"There are no desperate situations. There are only people who get despaired in certain situations."
The preconceived notions with which managers approach reality would also determine what they will achieve at the end of the day. At the end of the day, there are either results or excuses. Failure to achieve results should not be confused with a lack of commitment. Not achieving the results may be a sign of poor resource planning or extra ad hoc demands.
Managers' ability to distinguish between objective impediments and fake ones will determine both the culture and the commitment to overcome obstacles and achieve results.
Managers will always get more of whatever they tolerate. They do not endure poor performance. They tolerate poor performance. They do not endure a lack of resources. They tolerate the lack of resources.
Getting into stories and drama can help Oscar nominees, but for people who want to focus on achieving specific goals, it can only lead to exhaustion and frustration.
Tolerating drama will lead to a drama-heavy working environment.
Tolerating productivity and high achievements will lead to more productivity.
Challenging circumstances are not reasons for failure. They are simply the environment within which people must achieve results. The special thing about excuses is that there is a dose of truth in them. The attention paid to them has the effect of throwing gasoline on the fire. It will only ignite it. And it will lead to flames, fires, and missed opportunities.
People's energy may go to making excuses why something cannot happen or just to make it happen.
Some usual excuses are:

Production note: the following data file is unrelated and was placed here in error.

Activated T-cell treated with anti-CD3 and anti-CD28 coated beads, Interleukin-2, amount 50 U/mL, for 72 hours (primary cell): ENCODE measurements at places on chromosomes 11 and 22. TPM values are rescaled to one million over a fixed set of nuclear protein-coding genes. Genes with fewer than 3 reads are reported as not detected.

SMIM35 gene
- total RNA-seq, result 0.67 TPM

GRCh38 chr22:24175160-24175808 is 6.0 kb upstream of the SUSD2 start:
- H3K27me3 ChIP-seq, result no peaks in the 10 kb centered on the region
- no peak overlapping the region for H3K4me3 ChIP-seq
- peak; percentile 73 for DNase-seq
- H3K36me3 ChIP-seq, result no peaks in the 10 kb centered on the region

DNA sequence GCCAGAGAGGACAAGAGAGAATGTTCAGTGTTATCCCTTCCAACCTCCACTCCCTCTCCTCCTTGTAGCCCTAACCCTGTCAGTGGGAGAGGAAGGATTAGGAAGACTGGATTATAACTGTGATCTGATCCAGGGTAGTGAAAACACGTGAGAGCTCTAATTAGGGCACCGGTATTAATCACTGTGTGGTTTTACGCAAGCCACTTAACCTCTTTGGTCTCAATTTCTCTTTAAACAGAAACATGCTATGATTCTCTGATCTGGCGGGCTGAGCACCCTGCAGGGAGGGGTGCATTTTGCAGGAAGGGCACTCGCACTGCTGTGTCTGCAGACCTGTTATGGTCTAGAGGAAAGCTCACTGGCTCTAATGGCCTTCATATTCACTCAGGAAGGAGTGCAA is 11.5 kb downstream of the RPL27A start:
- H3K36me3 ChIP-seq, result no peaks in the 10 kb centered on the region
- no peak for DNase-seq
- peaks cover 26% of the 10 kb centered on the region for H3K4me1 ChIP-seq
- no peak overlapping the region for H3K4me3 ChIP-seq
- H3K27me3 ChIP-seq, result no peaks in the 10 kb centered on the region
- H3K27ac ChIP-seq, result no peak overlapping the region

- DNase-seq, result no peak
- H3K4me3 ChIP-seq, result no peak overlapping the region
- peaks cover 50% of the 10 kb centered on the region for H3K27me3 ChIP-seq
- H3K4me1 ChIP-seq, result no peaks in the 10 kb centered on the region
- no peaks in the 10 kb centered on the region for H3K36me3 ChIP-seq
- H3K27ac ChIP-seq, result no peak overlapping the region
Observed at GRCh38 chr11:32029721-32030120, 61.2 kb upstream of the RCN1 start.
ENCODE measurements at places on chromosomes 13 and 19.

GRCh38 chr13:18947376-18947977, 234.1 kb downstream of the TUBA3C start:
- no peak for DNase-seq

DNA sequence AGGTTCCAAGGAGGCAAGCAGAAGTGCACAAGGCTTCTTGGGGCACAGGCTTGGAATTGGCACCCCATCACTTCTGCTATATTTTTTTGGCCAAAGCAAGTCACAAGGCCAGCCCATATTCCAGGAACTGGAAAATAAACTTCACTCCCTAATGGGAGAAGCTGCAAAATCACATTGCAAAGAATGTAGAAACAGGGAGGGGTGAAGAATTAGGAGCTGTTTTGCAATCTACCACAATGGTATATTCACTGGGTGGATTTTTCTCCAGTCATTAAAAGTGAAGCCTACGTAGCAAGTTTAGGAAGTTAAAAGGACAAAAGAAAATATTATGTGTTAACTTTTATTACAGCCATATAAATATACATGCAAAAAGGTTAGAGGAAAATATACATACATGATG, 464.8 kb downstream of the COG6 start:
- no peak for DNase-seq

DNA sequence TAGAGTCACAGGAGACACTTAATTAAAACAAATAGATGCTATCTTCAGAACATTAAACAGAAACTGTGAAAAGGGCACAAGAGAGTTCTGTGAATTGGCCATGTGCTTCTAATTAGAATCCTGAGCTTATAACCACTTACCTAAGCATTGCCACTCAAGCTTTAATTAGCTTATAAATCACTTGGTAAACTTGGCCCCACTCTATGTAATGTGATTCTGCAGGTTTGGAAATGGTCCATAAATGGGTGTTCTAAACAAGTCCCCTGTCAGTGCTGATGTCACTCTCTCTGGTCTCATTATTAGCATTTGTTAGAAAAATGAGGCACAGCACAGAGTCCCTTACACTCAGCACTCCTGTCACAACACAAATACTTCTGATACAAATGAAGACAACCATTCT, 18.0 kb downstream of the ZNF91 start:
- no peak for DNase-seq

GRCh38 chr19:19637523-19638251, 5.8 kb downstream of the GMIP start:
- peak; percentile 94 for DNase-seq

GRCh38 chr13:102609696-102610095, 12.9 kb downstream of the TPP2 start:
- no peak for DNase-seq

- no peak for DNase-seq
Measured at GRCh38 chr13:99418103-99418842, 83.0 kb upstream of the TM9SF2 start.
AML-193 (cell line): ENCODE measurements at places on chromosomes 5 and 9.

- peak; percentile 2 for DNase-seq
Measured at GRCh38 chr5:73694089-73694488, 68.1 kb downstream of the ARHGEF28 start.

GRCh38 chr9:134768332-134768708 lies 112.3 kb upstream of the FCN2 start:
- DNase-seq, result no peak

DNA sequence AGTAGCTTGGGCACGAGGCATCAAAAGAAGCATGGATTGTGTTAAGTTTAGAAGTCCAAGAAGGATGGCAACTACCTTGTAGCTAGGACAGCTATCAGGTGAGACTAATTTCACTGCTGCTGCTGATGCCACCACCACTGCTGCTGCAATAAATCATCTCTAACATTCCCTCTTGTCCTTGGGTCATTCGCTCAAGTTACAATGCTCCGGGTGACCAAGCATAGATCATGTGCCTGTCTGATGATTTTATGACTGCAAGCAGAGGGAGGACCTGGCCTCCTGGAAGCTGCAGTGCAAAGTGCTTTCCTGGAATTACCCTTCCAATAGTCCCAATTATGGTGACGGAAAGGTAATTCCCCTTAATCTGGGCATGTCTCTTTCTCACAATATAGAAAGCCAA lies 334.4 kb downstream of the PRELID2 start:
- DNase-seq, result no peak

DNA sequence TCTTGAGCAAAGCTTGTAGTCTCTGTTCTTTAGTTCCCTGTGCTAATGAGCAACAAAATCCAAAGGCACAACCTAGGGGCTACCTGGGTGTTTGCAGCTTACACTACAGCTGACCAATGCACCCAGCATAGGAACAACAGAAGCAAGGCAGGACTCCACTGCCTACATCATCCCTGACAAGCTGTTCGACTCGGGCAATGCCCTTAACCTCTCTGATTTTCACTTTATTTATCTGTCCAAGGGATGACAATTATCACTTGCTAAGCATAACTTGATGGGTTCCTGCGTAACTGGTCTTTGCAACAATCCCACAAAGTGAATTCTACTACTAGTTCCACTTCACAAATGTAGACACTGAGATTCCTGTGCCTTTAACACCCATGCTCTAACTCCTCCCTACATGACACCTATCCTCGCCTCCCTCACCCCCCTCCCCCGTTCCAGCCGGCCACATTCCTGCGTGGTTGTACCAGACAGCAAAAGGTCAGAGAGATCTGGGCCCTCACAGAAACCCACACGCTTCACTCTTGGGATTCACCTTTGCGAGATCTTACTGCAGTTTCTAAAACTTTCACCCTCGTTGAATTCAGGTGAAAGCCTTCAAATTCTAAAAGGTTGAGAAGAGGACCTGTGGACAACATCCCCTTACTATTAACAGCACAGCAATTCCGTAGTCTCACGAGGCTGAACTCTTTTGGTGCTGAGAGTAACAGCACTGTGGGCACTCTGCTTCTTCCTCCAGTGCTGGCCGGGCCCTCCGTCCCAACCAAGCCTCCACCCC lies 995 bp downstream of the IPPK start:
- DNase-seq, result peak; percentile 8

- We do not have enough people;
- We do not have enough time;
- We do not have the understanding of the client;
- We are not clear on what exactly they want, etc.
Questions for your team that can help you turn excuses into a result-driven mindset:
- Knowing that we do not have enough people, how can we achieve our goals, anyway?
- Knowing that we do not have enough time, how can we still achieve our goals?
- Knowing that we do not have an understanding of the client, how can we achieve our goals?
- Knowing that we do not have clarity on what exactly they need, what can we do to achieve our goals?
Managers may look at the excuses as a list of potential risks. Then they can focus on managing risks, not on drowning in a sea of excuses.
The key element here is that managers should not rush to solve the problems of their people on autopilot. Rather, they should use the Socrates method and support their people to come up with solutions that are right for them.
It is enough to create clarity and a sense of urgency, and the results will come.
One barrier for people to enter 100% in finding solutions and acting is their unpleasant experience with a previous manager. One who has taken stories and apologies too much into account, rather than working to increase the capacity of his team to overcome those excuses. Some people develop a conditional reflex for finding excuses that lead them into the spiral of self-fulfilling negative prophecies.
You must help your team make the turnaround. To turn the excuses into reason for success. Then, as people turn every excuse into a reason for their success, they will have a greater sense of control over what is happening to them. They will become active instead of passive participants - not only in their work but also in their life.